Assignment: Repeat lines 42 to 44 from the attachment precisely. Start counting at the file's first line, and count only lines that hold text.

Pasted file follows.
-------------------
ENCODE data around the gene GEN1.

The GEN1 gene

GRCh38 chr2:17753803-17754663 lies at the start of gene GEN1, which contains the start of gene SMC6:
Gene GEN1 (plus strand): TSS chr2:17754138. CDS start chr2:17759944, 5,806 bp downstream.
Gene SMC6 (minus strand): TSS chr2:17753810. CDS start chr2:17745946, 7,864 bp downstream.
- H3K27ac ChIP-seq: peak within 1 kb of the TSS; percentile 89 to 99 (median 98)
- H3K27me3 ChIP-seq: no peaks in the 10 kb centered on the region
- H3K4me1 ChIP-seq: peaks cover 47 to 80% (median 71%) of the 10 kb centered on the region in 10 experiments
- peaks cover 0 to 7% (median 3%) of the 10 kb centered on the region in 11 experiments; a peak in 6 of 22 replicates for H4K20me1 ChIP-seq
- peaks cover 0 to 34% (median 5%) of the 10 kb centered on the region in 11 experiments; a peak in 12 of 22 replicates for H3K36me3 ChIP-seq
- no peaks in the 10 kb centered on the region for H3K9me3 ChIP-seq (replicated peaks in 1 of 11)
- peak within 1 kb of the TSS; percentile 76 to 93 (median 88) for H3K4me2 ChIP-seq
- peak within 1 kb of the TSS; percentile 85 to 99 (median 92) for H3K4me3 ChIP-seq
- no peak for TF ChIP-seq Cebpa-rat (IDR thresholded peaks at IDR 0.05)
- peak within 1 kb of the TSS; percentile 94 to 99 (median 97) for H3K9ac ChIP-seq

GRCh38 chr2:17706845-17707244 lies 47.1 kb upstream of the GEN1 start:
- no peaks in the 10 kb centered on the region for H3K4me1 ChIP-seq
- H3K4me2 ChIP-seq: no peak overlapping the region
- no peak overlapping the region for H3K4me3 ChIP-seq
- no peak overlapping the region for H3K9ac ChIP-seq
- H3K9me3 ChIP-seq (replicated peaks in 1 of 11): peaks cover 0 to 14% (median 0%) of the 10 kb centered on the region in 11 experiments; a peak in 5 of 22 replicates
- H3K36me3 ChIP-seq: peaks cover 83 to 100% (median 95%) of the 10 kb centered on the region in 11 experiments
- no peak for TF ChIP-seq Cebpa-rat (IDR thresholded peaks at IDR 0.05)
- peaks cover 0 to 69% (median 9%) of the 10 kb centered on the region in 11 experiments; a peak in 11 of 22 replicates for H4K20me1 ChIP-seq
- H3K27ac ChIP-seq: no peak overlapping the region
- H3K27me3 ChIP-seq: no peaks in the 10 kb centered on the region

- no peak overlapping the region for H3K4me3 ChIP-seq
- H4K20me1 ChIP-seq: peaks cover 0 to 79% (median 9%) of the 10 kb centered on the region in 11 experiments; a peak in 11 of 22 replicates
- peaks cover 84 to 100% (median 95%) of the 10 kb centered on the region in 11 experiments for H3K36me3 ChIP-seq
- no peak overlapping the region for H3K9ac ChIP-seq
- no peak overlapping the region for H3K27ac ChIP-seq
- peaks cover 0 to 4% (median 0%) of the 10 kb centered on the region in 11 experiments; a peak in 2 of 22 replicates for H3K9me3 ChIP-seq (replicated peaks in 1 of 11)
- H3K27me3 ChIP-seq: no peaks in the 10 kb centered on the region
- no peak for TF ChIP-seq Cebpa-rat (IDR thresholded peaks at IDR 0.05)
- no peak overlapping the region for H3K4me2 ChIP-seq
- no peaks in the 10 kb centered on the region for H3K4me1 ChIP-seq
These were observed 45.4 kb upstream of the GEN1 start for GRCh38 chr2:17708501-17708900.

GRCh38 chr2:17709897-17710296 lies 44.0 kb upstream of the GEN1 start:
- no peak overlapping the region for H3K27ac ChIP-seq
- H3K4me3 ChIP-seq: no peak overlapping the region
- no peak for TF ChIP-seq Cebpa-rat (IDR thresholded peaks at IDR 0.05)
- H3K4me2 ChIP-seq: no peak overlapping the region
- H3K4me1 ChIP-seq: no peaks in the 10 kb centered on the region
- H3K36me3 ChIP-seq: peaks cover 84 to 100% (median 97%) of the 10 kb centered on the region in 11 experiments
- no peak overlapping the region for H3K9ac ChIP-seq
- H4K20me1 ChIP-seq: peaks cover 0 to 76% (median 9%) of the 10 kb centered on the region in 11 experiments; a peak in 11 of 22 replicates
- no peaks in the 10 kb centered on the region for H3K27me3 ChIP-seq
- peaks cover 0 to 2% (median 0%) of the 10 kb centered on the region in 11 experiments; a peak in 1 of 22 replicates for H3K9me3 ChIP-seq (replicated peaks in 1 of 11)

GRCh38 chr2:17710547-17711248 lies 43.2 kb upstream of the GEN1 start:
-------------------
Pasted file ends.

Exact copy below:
- H3K4me2 ChIP-seq: no peak overlapping the region
- H3K4me1 ChIP-seq: no peaks in the 10 kb centered on the region
- H3K36me3 ChIP-seq: peaks cover 84 to 100% (median 97%) of the 10 kb centered on the region in 11 experiments